Randall Cobb committed to helping young Packers receiver Amari Rodgers develop

Tom Silverstein
Packers News
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Packers wide receiver Randall Cobb took a cut in pay to stay in Green Bay.

GREEN BAY – The Green Bay Packers' wide receiver room will look very different in a couple of weeks, but there will still be some recognizable faces when offseason work moves to the practice field.

One of them belongs to veteran Randall Cobb, who reported for the start of the strength and conditioning part of offseason workouts Monday. Cobb will be on hand both to run routes and mentor some of the younger receivers as the Packers try to fill the void left by the departure of Davante Adams, Marquez Valdes-Scantling and Equanimeous St. Brown.

Cobb is the remaining piece of the franchise’s decade-plus run of 1,000-yard receivers that includes Donald Driver, Greg Jennings, Jordy Nelson and Adams.

Though he hoped Adams would be on board this year to follow through on his record-setting path, Cobb said he doesn’t take it personally that Adams decided he wanted to play with the Las Vegas Raiders and his best friend, quarterback Derek Carr.

“This is a business; it's a business first,” Cobb said. “Unfortunately, things happen. I'm thankful that I got to play with him as long as I did. I think he gave us eight amazing years. And we got a lot of memories created between the two of us, we got memories with our families, which will continue.

“We'll continue that brotherhood and I'm happy for him.”

Cobb said it’s not that unusual to enter a season where the landscape has changed so dramatically. Not so long ago, he was the one who left the room.

This year, after taking a pay cut to stick around for another year, Cobb will be part of the rebuilding process at the receiver position. In addition to himself, Allen Lazard, Amari Rodgers, Juwann Winfree and Malik Taylor have experience in the offense.

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The Packers are expected to take several wide receivers in the draft and possibly sign a few undrafted ones. There will be a lot of new faces.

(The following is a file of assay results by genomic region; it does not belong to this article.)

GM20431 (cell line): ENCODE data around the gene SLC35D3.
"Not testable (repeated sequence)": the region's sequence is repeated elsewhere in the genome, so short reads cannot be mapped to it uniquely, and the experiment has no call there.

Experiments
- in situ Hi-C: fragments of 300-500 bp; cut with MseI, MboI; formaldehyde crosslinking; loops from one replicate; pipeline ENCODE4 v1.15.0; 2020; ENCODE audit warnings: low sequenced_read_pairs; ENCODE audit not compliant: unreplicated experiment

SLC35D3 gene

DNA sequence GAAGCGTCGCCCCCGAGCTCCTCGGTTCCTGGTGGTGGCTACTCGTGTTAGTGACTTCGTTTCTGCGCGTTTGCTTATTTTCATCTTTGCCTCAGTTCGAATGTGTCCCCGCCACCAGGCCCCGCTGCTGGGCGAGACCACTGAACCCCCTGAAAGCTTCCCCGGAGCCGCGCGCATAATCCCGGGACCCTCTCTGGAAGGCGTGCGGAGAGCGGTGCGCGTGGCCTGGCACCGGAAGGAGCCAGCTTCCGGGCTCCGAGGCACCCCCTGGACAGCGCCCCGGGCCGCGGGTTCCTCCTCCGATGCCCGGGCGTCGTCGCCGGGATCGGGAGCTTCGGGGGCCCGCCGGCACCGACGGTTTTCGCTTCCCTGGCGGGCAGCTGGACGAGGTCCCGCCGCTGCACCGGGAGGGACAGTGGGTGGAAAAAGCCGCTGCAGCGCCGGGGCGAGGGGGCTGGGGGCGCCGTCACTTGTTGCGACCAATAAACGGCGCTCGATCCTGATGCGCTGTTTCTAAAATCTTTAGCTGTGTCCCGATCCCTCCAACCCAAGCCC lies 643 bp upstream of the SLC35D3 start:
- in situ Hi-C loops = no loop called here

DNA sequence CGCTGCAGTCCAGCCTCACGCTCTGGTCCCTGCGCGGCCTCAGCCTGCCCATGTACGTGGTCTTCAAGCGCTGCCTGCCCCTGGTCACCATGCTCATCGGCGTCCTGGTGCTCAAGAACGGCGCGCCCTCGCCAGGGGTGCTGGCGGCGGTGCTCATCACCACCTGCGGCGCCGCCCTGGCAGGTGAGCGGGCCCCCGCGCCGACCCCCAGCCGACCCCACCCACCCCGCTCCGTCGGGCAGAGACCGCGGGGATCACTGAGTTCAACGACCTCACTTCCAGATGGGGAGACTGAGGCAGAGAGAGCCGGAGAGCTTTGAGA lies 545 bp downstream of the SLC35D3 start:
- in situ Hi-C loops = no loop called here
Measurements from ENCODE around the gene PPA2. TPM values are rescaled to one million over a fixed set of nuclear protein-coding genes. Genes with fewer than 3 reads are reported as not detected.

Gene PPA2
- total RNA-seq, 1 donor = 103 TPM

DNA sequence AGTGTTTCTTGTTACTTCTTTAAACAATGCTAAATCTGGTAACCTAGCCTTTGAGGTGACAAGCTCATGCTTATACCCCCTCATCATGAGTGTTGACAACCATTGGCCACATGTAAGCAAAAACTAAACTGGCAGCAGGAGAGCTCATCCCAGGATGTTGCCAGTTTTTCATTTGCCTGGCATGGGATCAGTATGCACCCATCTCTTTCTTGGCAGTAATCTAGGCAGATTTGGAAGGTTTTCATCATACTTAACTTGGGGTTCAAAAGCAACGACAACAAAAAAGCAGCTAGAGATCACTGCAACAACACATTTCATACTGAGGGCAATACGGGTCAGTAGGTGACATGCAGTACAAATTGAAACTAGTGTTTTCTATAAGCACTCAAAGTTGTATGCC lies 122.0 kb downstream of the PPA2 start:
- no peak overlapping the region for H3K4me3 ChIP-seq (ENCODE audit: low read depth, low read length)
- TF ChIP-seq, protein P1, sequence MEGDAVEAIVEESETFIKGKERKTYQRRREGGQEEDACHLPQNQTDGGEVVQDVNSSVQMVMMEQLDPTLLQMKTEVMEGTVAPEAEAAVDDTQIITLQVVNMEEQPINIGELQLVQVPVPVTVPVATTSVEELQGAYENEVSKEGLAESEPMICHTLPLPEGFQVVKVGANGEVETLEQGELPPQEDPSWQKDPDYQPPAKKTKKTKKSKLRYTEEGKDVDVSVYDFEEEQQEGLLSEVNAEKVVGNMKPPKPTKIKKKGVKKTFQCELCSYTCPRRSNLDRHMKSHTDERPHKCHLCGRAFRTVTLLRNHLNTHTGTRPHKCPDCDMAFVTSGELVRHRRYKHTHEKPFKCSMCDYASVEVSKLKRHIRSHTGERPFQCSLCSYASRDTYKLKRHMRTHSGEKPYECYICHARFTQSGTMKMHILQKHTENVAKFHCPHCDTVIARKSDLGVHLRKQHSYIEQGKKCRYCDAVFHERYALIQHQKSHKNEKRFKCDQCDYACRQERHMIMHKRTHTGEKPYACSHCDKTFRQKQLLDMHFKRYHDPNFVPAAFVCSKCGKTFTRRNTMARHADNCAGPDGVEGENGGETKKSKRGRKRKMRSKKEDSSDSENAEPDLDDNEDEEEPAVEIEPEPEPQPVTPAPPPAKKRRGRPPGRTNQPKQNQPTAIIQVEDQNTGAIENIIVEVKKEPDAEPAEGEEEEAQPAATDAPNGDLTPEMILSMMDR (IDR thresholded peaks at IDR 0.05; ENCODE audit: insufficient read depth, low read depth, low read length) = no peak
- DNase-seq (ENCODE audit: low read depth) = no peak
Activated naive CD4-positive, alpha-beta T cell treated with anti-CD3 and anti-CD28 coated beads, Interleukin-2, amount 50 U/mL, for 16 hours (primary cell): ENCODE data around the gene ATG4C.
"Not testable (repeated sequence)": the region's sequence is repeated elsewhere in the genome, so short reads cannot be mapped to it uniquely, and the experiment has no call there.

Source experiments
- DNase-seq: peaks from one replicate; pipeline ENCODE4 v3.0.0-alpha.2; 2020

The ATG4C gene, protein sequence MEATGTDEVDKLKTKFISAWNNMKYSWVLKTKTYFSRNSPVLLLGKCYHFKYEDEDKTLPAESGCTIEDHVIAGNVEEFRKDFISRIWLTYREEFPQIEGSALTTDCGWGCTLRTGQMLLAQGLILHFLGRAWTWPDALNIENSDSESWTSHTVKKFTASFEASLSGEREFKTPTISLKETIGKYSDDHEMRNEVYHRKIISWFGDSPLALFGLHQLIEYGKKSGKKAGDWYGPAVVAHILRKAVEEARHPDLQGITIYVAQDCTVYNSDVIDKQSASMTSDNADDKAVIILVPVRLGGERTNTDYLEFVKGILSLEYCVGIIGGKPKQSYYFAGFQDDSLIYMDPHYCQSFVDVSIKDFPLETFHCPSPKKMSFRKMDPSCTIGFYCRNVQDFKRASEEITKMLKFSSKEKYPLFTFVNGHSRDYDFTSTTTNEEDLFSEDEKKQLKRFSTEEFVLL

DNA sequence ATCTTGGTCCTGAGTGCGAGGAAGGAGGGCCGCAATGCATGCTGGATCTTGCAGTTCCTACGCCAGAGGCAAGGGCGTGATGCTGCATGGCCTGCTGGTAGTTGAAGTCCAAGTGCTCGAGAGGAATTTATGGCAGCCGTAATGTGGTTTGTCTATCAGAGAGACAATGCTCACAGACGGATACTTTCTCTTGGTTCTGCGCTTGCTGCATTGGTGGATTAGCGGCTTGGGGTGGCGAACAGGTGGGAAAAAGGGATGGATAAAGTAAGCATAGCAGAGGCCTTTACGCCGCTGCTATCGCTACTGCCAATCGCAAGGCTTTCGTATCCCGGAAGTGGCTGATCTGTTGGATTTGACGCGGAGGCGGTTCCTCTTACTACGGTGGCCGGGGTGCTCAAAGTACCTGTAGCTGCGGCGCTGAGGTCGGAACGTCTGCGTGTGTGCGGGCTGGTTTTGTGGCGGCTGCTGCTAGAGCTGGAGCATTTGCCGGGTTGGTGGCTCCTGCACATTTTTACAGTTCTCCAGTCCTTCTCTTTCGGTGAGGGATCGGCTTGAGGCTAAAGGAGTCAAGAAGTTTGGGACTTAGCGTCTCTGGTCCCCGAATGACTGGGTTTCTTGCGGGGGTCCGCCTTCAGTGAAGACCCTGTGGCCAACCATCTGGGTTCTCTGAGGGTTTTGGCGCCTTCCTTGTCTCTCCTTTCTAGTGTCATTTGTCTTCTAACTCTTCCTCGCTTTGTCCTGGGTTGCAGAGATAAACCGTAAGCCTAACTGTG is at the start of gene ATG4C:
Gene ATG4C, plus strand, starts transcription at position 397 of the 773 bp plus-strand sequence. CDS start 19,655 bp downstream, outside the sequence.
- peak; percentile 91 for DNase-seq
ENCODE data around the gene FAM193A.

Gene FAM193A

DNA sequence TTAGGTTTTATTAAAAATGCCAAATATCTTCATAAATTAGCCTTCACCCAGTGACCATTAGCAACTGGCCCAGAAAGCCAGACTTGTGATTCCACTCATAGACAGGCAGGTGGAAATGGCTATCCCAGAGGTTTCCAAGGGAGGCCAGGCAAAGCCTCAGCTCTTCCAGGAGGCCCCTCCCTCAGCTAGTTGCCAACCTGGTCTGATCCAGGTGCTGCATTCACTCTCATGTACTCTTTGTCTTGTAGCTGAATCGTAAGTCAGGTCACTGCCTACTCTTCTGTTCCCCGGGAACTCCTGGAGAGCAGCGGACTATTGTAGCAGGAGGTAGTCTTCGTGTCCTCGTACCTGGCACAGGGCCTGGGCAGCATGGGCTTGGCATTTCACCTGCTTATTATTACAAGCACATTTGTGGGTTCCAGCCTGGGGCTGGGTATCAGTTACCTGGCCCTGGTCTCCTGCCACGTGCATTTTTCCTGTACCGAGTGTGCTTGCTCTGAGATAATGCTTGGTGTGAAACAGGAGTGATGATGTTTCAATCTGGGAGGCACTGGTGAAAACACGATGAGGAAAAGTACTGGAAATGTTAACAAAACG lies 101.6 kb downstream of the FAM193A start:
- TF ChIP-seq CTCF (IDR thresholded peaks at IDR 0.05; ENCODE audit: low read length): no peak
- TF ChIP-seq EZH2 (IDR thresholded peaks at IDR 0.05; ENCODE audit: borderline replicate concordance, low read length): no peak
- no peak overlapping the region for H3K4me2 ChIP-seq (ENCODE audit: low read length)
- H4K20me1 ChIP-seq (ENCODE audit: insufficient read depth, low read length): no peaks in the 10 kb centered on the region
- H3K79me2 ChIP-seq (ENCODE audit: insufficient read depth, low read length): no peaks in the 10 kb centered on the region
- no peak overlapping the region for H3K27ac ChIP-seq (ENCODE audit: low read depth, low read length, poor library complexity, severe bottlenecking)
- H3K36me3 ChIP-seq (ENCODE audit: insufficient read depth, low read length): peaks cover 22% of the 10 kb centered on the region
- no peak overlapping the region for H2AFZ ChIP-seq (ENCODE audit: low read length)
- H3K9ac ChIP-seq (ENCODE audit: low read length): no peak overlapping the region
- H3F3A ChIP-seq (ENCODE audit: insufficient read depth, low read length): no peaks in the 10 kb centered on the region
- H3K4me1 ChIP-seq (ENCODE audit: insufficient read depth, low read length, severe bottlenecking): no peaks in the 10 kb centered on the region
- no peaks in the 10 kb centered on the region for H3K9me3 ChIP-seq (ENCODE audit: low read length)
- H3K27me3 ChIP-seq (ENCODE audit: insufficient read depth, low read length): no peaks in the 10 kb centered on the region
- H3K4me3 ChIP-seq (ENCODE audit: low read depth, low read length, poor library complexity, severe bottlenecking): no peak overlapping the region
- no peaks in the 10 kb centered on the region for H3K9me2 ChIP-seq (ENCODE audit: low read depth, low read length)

“Every year is different,” he said “It's a different team. You have to figure out a lot of different things every season. This league, nothing is a given. There's a lot of moving pieces, a lot of things are probably going to happen between now and the draft and the draft and the season.

“You just you take it day by day and do what you need to do every day to prepare yourself for the next day.”

A big question for this season is whether Rodgers, a third-round pick whose dad coached Cobb at Kentucky and has looked to his veteran teammate for guidance, can shake off a poor rookie season. Rodgers couldn’t get on the field as a receiver and was ineffective as a returner.

Cobb, however, said it would be a big mistake to write off Rodgers. He reminded people that Adams struggled early in his career and there were fans ready to give up on him. He said he will continue to mentor Rodgers and help him become the player he thinks he can be.

“What we do is not easy and for anybody to think that you can just walk into a place and become great … it's a process,” Cobb said. “So, just give it time. Some people take a little longer to blossom. It's about me helping him understand and build confidence and know who he is and allowing him to continue to grow.”

Pat O’Donnell living in Mason Crosby’s basement

It didn’t’ take long for veteran free-agent punter Pat O’Donnell to settle into a new place, thanks to kicker Mason Crosby.

Having been with their respective clubs a long time and being division rivals, O’Donnell, a former member of the Chicago Bears, has gotten to know Crosby. So, the veteran kicker asked him to come and live with him and his family while he looked for his own place.

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Crosby fixed up a place in his basement for O’Donnell, his wife and 18-month old daughter.

“Shout out to the Crosby's for hosting me,” O’Donnell said.

Crosby and his wife, Molly, have five kids and so there’s been no lack of family atmosphere for the O’Donnells while Pat works on getting comfortable with his new job.

O’Donnell said one of the things that swayed him in signing with the Packers was the addition of special teams coach Rich Bisaccia. O’Donnell said he had a strong relationship with Bears veteran special teams coach Chris Tabor and he’s expecting the same thing with his new coach.

Bisaccia had wanted his former team, the Raiders, to pursue O’Donnell the last time he was a free agent. It never happened, but O’Donnell was aware of it and said he was happy to hear Bisaccia was still interested.

“As soon as I found out they were interested, and having an opportunity to reconnect with Rich, it was a no-brainer for me to come up here,” O’Donnell said.

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